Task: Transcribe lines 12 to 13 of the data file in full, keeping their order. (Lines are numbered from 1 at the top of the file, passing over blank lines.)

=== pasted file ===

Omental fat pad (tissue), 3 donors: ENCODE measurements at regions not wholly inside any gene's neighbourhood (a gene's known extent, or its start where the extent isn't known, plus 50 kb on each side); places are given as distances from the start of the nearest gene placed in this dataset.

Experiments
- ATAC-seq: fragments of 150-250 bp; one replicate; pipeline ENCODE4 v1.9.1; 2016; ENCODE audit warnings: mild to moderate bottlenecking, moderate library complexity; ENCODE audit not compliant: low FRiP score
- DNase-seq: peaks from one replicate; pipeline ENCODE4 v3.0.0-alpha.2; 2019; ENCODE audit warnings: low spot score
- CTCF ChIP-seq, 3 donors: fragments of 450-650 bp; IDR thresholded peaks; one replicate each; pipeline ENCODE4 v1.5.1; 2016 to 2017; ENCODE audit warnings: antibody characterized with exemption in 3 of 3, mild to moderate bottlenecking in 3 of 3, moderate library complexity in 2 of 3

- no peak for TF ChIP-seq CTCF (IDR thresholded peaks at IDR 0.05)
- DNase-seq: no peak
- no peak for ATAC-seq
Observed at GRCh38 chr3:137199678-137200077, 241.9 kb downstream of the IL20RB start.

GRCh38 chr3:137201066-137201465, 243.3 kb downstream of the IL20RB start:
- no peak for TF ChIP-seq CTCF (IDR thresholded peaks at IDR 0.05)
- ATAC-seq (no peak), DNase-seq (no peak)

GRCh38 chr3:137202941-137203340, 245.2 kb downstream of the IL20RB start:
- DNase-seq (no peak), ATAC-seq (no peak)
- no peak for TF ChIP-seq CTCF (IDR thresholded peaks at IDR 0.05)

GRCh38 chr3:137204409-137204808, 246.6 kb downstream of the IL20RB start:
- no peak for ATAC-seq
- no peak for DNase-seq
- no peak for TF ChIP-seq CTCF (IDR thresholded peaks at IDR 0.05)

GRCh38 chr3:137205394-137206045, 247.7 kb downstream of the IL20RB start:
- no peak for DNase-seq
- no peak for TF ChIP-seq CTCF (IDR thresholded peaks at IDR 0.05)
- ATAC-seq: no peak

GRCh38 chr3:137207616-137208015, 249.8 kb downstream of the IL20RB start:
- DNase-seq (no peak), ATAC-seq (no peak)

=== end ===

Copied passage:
- ATAC-seq (no peak), DNase-seq (no peak)

GRCh38 chr3:137202941-137203340, 245.2 kb downstream of the IL20RB start: